Eventually, labor starts again and I text Gray, who arrives with a hidden English muffin for me. It’s the most amazingly delicious thing I’ve ever tasted, but I have to hide it because the nurses have forbidden me to eat. (They almost forbade Gray from bringing food in the room in the first place, but he pulled the diabetic card and they backed off.)
I’ve forgotten quite how miserable labor is, but Gray and Story are both amazingly supportive. Story, a nurse-midwife in the US, coaches me through each contraction, while Gray communicates with the hospital staff.
I’m in the middle of an awful contraction when a nurse comes in asking me to get in bed so they can monitor the baby for twenty minutes. She’s lucky I’m in too much pain to move because I might actually hurt her. There’s no way I can move and all I can think is why why why did I not get an epidural this time?
Story suggests that she hold the monitor on my belly while I stand. They don’t want to do this because… protocol. After some hushed conferring in the hallway, they let me stand and labor – but forget to turn on the monitor as they leave the room. After a few minutes, Story notices this and turns it on. When 20 minutes is up, I take off the gear. The staff is annoyed that they don’t have a full 20 minutes of data, but since I refuse to let them do it again.
Besides at this point, I’m ready to push.
All of a sudden, the nursing staff is freaking out, everyone is throwing on gowns and masks, I’ve got about 10 people in my room staring at me (yet doing absolutely nothing!) and in this haze, I hear Gray arguing heatedly with the staff. They want him and Story to leave. Story, who is standing next to me, rubbing my back and coaching me through pushing is the only person actually doing something helpful, and they want her to leave. They want my husband to leave, potentially missing the birth of his son, for the sake of putting on a mask.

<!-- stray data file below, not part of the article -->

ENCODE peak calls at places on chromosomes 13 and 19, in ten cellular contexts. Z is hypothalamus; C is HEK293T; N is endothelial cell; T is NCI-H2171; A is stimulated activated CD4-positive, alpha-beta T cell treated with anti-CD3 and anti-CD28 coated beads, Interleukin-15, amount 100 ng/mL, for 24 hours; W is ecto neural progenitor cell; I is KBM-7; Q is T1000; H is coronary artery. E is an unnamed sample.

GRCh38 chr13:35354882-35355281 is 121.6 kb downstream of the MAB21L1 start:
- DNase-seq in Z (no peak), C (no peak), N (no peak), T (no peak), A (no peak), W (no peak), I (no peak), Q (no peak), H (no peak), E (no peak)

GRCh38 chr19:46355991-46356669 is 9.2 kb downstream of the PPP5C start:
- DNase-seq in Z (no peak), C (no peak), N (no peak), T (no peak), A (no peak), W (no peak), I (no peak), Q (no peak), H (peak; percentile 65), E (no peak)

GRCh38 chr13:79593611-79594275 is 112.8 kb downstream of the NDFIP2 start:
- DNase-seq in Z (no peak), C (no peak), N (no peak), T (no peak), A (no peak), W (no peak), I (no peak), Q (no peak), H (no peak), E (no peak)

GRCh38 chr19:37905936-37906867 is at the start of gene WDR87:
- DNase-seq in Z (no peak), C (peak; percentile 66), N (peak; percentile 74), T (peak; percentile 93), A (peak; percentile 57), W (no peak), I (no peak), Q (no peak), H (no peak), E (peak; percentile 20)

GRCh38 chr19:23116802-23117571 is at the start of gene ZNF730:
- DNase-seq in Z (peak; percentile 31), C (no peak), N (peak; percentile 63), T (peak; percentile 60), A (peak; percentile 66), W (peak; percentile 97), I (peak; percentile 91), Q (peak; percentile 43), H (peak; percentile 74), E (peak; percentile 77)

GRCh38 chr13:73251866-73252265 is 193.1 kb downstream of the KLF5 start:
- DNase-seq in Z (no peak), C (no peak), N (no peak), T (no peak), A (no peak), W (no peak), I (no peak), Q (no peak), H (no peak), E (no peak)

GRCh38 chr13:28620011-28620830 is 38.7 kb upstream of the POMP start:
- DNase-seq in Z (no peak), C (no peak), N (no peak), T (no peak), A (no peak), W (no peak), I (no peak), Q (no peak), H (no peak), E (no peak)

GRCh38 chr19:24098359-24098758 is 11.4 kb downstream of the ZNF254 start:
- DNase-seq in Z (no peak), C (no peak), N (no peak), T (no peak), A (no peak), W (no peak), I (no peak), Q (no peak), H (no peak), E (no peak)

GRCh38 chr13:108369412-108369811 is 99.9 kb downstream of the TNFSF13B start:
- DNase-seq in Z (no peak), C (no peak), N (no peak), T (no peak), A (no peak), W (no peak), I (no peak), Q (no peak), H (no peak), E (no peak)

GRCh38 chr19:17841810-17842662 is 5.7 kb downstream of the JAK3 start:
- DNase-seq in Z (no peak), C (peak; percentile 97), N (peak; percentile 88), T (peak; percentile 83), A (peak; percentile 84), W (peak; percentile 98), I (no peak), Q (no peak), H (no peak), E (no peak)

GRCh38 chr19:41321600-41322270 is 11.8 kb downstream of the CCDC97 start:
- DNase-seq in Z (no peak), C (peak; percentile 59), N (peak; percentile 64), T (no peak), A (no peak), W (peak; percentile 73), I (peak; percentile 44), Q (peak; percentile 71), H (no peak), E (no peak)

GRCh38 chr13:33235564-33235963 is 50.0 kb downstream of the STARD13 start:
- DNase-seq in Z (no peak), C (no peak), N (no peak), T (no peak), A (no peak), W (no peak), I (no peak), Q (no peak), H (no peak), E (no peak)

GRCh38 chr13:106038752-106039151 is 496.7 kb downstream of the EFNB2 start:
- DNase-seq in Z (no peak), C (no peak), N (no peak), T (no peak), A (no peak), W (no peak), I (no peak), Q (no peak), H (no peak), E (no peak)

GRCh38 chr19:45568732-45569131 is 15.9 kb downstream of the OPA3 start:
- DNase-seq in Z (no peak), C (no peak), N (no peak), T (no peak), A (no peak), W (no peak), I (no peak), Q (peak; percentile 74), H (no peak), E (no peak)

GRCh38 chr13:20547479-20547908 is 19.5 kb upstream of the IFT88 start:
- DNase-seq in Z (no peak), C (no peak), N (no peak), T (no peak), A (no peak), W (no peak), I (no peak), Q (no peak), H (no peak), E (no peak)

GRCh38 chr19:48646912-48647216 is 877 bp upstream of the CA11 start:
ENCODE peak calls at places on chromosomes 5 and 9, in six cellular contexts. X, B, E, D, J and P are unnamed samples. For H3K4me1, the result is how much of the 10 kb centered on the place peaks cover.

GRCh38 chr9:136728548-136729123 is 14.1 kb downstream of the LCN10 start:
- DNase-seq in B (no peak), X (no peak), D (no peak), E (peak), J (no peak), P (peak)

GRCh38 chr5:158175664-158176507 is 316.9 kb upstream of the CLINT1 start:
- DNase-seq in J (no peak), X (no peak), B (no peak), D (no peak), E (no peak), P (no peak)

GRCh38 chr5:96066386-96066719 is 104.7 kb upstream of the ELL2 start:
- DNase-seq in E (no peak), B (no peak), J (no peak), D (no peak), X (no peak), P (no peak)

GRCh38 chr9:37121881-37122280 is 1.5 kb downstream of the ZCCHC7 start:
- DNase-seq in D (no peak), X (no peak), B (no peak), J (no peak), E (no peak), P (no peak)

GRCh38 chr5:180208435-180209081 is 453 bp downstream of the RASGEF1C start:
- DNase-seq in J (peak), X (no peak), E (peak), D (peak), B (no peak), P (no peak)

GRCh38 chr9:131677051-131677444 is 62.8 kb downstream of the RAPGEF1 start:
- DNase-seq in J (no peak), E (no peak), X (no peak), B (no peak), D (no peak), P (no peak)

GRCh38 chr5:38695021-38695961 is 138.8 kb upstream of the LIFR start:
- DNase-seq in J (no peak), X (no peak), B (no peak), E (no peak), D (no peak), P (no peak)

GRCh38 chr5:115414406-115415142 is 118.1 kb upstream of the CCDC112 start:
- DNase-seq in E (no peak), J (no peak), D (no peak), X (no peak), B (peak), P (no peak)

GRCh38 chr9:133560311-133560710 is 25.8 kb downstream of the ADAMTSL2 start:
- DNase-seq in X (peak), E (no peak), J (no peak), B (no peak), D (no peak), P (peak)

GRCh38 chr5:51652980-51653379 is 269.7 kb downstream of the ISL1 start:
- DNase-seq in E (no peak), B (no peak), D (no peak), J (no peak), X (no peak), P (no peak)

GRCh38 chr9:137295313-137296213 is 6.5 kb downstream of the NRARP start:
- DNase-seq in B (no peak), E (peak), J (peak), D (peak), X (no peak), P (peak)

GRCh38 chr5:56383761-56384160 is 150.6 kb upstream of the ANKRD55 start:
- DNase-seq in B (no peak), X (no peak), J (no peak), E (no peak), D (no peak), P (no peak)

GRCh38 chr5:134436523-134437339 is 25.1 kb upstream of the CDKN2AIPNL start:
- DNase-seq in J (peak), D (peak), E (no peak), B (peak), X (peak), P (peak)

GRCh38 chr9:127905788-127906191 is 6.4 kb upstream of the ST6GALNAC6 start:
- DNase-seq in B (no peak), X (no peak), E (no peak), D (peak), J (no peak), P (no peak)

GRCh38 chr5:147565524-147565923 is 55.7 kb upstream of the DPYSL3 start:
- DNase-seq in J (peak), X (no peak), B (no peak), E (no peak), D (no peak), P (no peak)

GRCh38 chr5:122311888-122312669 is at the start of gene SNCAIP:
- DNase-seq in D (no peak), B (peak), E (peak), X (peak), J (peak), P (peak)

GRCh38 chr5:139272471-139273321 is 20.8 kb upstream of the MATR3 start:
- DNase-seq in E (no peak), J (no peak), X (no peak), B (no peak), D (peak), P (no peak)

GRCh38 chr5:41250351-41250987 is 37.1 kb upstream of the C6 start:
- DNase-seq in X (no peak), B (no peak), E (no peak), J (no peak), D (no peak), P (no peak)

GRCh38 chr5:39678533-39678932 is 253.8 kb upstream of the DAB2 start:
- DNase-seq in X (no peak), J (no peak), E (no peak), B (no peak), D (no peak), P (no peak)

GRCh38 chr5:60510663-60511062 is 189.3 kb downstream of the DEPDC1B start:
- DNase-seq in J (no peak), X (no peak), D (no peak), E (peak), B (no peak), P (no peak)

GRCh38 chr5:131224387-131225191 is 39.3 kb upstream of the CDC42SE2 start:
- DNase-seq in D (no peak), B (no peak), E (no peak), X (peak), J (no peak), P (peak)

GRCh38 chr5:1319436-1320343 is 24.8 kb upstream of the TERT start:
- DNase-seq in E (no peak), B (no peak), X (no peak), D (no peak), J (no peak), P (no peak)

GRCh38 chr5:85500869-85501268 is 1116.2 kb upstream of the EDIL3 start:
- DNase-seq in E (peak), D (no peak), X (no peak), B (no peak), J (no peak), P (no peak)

“I can’t do this!” I cry, but within another minute or so, the baby is here!
Despite instructions to delay cord-cutting and have immediate skin-to-skin, the doctor wants to cut the cord and the pediatrician is reaching for the baby. Gray takes the scissors from the doctor, grabs the baby and passes him to me.
The Colombians are shocked and appalled and I’m crying in relief.
My baby is perfect! He’s looking at me with these beautiful little eyes and breathing and moving and I can’t even believe it’s over thank goodness.
Just then the pediatrician reaches over with a needle and gives my baby a shot. As he tries to take the baby out of my arms, I say very angrily, “WHAT are you doing!? Stop that!”
“We need to weigh the baby!” They demand.
Gray cuts in, “The baby will weigh the same in five minutes. Let him stay with his mom.”
At this point, the hospital staff is livid because we have been fighting their ridiculous protocols for hours.
The same bossy nurse who ordered me into the hospital gown a few hours earlier, dumps a pail of ice cold water all over me to clean up and scrubs roughly. She’s furious. She won’t look at me or speak to me – instead taking out her frustration with the stupid stubborn idiot gringos by making my postpartum experience as miserable as possible.
Eventually, everyone leaves us in peace.
Our baby is healthy, sweet, and beautiful. We can’t believe he’s ours.
The rest of the story is less dramatic. The night nurse who comes later is sweet, accommodating, and generous. The other hospital staff who come for various reasons are courteous and kind and happy to explain the protocol or reason behind XYZ procedure or documentation they are requesting. We spend one night and leave by lunchtime the next day.
Enough time has passed that instead of getting upset about all the frustrations I experienced, I can just roll my eyes and laugh about it. I’m still glad I had my baby in Colombia and didn’t Medevac. We still had good care at the hospital. We still ended up with a healthy baby. And that’s all that matters in the end, right? 🙂